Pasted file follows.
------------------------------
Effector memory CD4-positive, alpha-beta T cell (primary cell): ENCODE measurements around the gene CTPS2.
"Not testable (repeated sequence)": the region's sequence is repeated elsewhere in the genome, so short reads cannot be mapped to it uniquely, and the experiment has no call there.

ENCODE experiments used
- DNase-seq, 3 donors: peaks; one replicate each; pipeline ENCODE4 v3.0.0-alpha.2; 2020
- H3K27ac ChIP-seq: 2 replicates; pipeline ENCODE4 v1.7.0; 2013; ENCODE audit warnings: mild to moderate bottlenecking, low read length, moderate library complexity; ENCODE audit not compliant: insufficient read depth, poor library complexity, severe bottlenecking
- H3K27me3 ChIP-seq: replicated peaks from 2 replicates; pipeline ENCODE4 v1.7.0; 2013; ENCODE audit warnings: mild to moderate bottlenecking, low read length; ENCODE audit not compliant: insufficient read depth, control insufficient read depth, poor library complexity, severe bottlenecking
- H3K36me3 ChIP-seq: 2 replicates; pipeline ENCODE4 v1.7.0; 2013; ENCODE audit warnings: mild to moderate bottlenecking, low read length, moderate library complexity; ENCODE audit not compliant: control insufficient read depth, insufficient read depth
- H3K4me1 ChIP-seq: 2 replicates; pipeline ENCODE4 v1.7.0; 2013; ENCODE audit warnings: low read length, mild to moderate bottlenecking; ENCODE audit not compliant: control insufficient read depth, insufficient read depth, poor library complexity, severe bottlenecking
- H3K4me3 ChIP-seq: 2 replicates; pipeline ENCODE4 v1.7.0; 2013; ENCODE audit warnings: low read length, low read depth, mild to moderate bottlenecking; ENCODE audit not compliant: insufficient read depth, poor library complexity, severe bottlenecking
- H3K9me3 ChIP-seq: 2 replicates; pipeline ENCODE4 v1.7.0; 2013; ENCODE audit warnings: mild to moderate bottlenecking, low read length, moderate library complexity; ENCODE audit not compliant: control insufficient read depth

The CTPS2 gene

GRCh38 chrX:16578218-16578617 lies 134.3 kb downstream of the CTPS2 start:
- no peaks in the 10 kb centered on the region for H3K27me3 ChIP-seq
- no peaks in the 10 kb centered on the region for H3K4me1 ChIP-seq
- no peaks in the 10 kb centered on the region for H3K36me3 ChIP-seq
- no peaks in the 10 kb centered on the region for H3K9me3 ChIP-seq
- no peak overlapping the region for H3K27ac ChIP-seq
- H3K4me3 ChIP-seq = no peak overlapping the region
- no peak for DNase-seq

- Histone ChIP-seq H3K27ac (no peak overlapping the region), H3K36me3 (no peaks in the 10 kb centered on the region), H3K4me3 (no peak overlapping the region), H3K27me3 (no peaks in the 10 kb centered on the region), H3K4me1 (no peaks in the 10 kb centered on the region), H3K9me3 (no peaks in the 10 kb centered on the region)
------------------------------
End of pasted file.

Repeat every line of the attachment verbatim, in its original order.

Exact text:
Effector memory CD4-positive, alpha-beta T cell (primary cell): ENCODE measurements around the gene CTPS2.
"Not testable (repeated sequence)": the region's sequence is repeated elsewhere in the genome, so short reads cannot be mapped to it uniquely, and the experiment has no call there.

ENCODE experiments used
- DNase-seq, 3 donors: peaks; one replicate each; pipeline ENCODE4 v3.0.0-alpha.2; 2020
- H3K27ac ChIP-seq: 2 replicates; pipeline ENCODE4 v1.7.0; 2013; ENCODE audit warnings: mild to moderate bottlenecking, low read length, moderate library complexity; ENCODE audit not compliant: insufficient read depth, poor library complexity, severe bottlenecking
- H3K27me3 ChIP-seq: replicated peaks from 2 replicates; pipeline ENCODE4 v1.7.0; 2013; ENCODE audit warnings: mild to moderate bottlenecking, low read length; ENCODE audit not compliant: insufficient read depth, control insufficient read depth, poor library complexity, severe bottlenecking
- H3K36me3 ChIP-seq: 2 replicates; pipeline ENCODE4 v1.7.0; 2013; ENCODE audit warnings: mild to moderate bottlenecking, low read length, moderate library complexity; ENCODE audit not compliant: control insufficient read depth, insufficient read depth
- H3K4me1 ChIP-seq: 2 replicates; pipeline ENCODE4 v1.7.0; 2013; ENCODE audit warnings: low read length, mild to moderate bottlenecking; ENCODE audit not compliant: control insufficient read depth, insufficient read depth, poor library complexity, severe bottlenecking
- H3K4me3 ChIP-seq: 2 replicates; pipeline ENCODE4 v1.7.0; 2013; ENCODE audit warnings: low read length, low read depth, mild to moderate bottlenecking; ENCODE audit not compliant: insufficient read depth, poor library complexity, severe bottlenecking
- H3K9me3 ChIP-seq: 2 replicates; pipeline ENCODE4 v1.7.0; 2013; ENCODE audit warnings: mild to moderate bottlenecking, low read length, moderate library complexity; ENCODE audit not compliant: control insufficient read depth

The CTPS2 gene

GRCh38 chrX:16578218-16578617 lies 134.3 kb downstream of the CTPS2 start:
- no peaks in the 10 kb centered on the region for H3K27me3 ChIP-seq
- no peaks in the 10 kb centered on the region for H3K4me1 ChIP-seq
- no peaks in the 10 kb centered on the region for H3K36me3 ChIP-seq
- no peaks in the 10 kb centered on the region for H3K9me3 ChIP-seq
- no peak overlapping the region for H3K27ac ChIP-seq
- H3K4me3 ChIP-seq = no peak overlapping the region
- no peak for DNase-seq

- Histone ChIP-seq H3K27ac (no peak overlapping the region), H3K36me3 (no peaks in the 10 kb centered on the region), H3K4me3 (no peak overlapping the region), H3K27me3 (no peaks in the 10 kb centered on the region), H3K4me1 (no peaks in the 10 kb centered on the region), H3K9me3 (no peaks in the 10 kb centered on the region)